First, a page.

That same impression will be made when the subject turns to Holder’s aborted partnership with Rod Blagojevich. Holder neglected to mention this on his questionnaire, but he agreed to represent Blagojevich to the Illinois Gaming Board to help push through a casino that Blagojevich and Obama ally Tony Rezko needed for his own financial benefit. The Gaming Board refused to accept Holder, and the Senate Judiciary Committee (or at least the Republican members) will be interested in hearing what exactly Holder intended to do for the corrupt cabal in Illinois.

Perhaps Jim and Susan McDougal are free to pitch in and help out if Web is busy picking up litter along Interstate 55. Vince Foster is, alas, unavailable.

Blago, Ayers, Wright, Rezko, now Holder—and that’s just the starting five, you should see the bench.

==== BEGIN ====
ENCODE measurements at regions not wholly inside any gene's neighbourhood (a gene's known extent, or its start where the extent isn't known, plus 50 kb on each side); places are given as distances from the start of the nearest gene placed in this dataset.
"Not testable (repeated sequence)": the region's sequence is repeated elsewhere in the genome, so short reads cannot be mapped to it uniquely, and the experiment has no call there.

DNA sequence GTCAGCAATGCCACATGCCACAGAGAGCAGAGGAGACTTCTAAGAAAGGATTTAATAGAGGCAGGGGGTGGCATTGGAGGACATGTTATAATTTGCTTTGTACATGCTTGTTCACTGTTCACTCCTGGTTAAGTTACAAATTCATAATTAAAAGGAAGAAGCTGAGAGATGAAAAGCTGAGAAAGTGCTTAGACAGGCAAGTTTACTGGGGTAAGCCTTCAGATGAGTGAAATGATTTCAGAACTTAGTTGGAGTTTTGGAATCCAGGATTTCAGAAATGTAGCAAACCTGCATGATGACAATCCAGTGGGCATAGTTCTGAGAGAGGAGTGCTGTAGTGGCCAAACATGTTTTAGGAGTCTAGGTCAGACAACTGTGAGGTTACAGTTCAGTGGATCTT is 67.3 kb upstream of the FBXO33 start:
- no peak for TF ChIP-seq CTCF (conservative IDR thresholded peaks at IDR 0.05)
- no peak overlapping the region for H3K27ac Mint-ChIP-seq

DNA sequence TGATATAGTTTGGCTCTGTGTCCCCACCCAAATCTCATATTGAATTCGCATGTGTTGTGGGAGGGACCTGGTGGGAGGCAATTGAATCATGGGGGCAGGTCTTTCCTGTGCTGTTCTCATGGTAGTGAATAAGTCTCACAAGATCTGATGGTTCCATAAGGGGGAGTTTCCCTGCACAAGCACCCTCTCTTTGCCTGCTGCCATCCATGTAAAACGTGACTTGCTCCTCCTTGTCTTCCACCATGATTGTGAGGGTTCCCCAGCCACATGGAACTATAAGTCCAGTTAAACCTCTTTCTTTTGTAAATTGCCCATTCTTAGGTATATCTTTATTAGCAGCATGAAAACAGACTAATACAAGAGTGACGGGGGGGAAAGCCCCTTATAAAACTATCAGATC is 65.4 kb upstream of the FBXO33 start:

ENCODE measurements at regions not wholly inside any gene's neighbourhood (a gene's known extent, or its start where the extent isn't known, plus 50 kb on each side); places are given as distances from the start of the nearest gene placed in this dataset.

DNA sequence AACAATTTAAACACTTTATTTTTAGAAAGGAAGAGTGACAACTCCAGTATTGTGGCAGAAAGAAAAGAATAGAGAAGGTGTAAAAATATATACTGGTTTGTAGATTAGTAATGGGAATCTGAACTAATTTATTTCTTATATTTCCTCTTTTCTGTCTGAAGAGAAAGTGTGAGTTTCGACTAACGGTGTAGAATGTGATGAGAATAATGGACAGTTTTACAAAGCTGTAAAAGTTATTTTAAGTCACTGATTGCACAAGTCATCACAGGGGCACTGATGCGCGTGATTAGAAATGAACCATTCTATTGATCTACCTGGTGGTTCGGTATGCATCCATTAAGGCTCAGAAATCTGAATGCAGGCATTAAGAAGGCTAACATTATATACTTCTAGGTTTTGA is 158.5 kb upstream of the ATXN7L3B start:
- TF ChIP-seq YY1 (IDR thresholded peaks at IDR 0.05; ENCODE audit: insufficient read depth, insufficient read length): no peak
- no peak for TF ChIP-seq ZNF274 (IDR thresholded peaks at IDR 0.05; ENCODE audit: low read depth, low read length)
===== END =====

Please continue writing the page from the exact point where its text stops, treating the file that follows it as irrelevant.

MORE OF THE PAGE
Chicago may be known as the Second City, but in terms of corruption it knows no equal.


Second Class Senator [UPDATED]

What does a black man have to do to get a seat in the US Senate?

Senate Democrats have said they would not seat Burris because he was appointed by Democratic Illinois Gov. Rod Blagojevich, who is accused of scheming to sell the Senate seat.

Burris has maintained that Blagojevich’s problems have nothing to do with him and the appointment is legal.

Nancy Erickson, the secretary of the Senate, rejected his appointment on Monday because Burris’ certificate of appointment was missing the signature of Illinois Secretary of State Jesse White, an aide to the secretary said.